Covid-19 patient: ‘It is not like a hospital here’

Wenilyn Sabalo

WITH the daily reports on the number of new Covid-19 cases and the increasing number of admissions in hospital and in isolation facilities, one may wonder how it feels to be confined to a government quarantine center.

To decongest hospitals, local officials in Cebu and some private benefactors worked together to put up not only one, but three community quarantine centers in Cebu City that will cater to mildly symptomatic Covid-19 patients in Cebu.

These are the Bayanihan Field Centers at the old campus of the Sacred Heart School-Ateneo de Cebu along Gen. Maxilom Ave. in Brgy. Lorega San Miguel, the field center at the IEC Convention Center (IC3) and the Cebu City Quarantine Center (CCQC) on 2014 M. Logarta Ave., Cebu City.

John, an alias, 37, and a resident of Brgy. Kasambagan, Cebu, spoke with SunStar Cebu on Tuesday, June 23, 2020, to share his experience during his first five days of stay at the CCQC as a Covid-19 patient.

The excerpt of the phone interview below has been translated from Cebuano to English and has been edited for clarity and brevity:

How were you admitted to the CCQC?

I went to a cluster clinic on June 15 where I was swabbed. It is best to go to a cluster clinic if you have the symptoms. They have physicians there who can check and diagnose you. If they see that you deserve to be swabbed, they will swab-test you.

They prescribed antibiotics, cough medicines and vitamins. After that, they advised me to stay at home while I wait for the results. Since I have the symptoms, I also informed our barangay so they would also be aware.

While waiting for the swab test result, most of my friends gave me contact numbers and advised me to go to a hospital. They tried to call an ambulance, but the problem, as we know, is that it is not that easy to be admitted in a hospital now. So, I just waited for my results while making follow-ups using Covid-19 hotlines.

Morning of June 18, I received a phone call from the barangay health center informing me that my result was positive. They fully explained that I didn’t have to be afraid and there are processes to follow like taking me to an isolation facility and disinfecting my place. I was taken to the CCQC that night.

How is your stay at the CCQC so far?

So far, it is improving since it is fully air-conditioned here. Their comfort rooms are clean and tolerable. They also installed smart televisions in every corner of the facility so that patients would not get bored. They also have Zumba sessions here every morning.

Do you have any idea of how you could have contracted the disease?

I cannot really tell how. I have no direct contact with others who tested positive for the virus.

What symptoms did you have?

First, I had fever. I thought it was just common fever, but gradually, other symptoms came out. There came the cough, body malaise, severe headache, shortness of breath and loose bowel movement.

Were you hesitant to have yourself tested for Covid-19?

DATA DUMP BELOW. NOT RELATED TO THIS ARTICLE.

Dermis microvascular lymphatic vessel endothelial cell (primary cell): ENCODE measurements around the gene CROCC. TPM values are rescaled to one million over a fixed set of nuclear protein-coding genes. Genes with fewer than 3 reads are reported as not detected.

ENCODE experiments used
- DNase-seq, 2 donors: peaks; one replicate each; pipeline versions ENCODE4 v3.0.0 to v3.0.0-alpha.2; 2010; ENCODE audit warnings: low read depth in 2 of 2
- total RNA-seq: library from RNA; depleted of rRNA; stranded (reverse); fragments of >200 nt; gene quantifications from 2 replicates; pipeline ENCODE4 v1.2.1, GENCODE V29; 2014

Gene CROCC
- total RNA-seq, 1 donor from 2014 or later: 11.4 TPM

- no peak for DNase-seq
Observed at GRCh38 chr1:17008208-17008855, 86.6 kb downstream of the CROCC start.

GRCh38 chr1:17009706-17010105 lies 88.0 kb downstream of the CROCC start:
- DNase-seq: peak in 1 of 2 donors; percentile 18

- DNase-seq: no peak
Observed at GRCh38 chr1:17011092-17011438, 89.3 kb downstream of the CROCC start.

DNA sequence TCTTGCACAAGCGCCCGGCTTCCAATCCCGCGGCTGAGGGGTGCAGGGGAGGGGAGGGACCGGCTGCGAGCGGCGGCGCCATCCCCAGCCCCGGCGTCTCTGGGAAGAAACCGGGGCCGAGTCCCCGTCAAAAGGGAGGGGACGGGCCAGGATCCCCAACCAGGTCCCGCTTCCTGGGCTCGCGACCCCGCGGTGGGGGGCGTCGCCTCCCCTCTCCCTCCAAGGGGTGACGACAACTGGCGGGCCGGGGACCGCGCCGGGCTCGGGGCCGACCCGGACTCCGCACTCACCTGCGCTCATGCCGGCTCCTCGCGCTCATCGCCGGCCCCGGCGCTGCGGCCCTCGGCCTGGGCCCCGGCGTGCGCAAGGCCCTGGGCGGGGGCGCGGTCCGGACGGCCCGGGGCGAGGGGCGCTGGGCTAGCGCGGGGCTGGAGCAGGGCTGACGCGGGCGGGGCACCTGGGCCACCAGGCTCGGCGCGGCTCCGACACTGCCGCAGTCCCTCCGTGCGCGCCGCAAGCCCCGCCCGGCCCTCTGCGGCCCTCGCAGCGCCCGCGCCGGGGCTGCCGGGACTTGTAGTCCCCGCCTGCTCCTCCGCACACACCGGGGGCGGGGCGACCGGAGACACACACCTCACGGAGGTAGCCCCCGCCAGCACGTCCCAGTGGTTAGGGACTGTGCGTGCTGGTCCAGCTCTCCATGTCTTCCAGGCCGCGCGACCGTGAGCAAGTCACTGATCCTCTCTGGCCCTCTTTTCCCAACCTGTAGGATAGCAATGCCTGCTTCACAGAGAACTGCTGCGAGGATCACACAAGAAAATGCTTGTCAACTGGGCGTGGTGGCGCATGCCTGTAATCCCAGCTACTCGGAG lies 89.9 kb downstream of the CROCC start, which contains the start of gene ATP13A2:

Yes, I was afraid. I was expecting to be brought to a school (barangay isolation center). I even brought sleeveless clothes because I did not think it would be air-conditioned here. I was expecting worse, but gladly, it turned out to be best that I agreed to be isolated.

If you have symptoms, don’t rush to the hospital. For me, don’t fear. Try to coordinate first with your barangay officials. Swab testing is painful, but it is a way to check your condition.

What can a Covid-19 patient expect inside the CCQC?

It is not like a hospital here. Once in a while we are given medicines. We have our own monitoring kit (fingertip pulse oximeter, electronic blood pressure and thermometer). I self-learned how to use them since we are the ones checking our own blood pressure and temperature. They (health care personnel) will just check on the data through our monitoring board.

We also have phones in every corner which we can use if we need to call nurses, just like my experience when I arrived here when my oxygen level went low. Upon arrival, we were given 14 pieces of surgical masks and toiletries such as shampoo, soap, toothpaste and toothbrush.

The food is great. Although during the first few days, the meals were usually delayed for breakfast and lunch (there was one time we had our breakfast at 9 a.m. and our lunch at 2 p.m.), it is understandable. Lately, it’s now on time.

Are you allowed to socialize with other patients?

Yes. But in every corner, there are reminders for us to keep a distance of at least two meters away from one another and to always wear a mask. Some patients here share their life stories with other patients. We are also allowed to use our phones but we are not allowed to take and post pictures of our fellow patients and the equipment inside the facility.

How much does it cost to stay in a quarantine facility? Do you have to pay?

I tried asking but so far, I think it is for free since those who were discharged said they did not pay anything.